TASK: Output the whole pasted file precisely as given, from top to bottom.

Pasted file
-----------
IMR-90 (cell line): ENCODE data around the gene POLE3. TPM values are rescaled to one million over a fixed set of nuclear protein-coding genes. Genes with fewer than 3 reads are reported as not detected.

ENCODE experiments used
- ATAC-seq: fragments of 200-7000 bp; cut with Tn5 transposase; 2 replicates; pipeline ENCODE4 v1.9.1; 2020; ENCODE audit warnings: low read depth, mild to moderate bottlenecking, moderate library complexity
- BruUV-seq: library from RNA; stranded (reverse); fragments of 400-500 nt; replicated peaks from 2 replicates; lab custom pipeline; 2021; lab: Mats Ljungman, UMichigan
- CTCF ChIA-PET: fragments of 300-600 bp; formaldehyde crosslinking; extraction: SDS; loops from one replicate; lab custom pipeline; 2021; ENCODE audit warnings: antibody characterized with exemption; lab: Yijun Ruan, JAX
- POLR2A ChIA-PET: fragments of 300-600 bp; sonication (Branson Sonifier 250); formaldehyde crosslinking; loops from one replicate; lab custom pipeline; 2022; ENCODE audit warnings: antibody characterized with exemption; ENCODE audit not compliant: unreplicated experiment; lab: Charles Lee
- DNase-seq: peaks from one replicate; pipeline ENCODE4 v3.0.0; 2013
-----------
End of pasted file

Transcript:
IMR-90 (cell line): ENCODE data around the gene POLE3. TPM values are rescaled to one million over a fixed set of nuclear protein-coding genes. Genes with fewer than 3 reads are reported as not detected.

ENCODE experiments used
- ATAC-seq: fragments of 200-7000 bp; cut with Tn5 transposase; 2 replicates; pipeline ENCODE4 v1.9.1; 2020; ENCODE audit warnings: low read depth, mild to moderate bottlenecking, moderate library complexity
- BruUV-seq: library from RNA; stranded (reverse); fragments of 400-500 nt; replicated peaks from 2 replicates; lab custom pipeline; 2021; lab: Mats Ljungman, UMichigan
- CTCF ChIA-PET: fragments of 300-600 bp; formaldehyde crosslinking; extraction: SDS; loops from one replicate; lab custom pipeline; 2021; ENCODE audit warnings: antibody characterized with exemption; lab: Yijun Ruan, JAX
- POLR2A ChIA-PET: fragments of 300-600 bp; sonication (Branson Sonifier 250); formaldehyde crosslinking; loops from one replicate; lab custom pipeline; 2022; ENCODE audit warnings: antibody characterized with exemption; ENCODE audit not compliant: unreplicated experiment; lab: Charles Lee
- DNase-seq: peaks from one replicate; pipeline ENCODE4 v3.0.0; 2013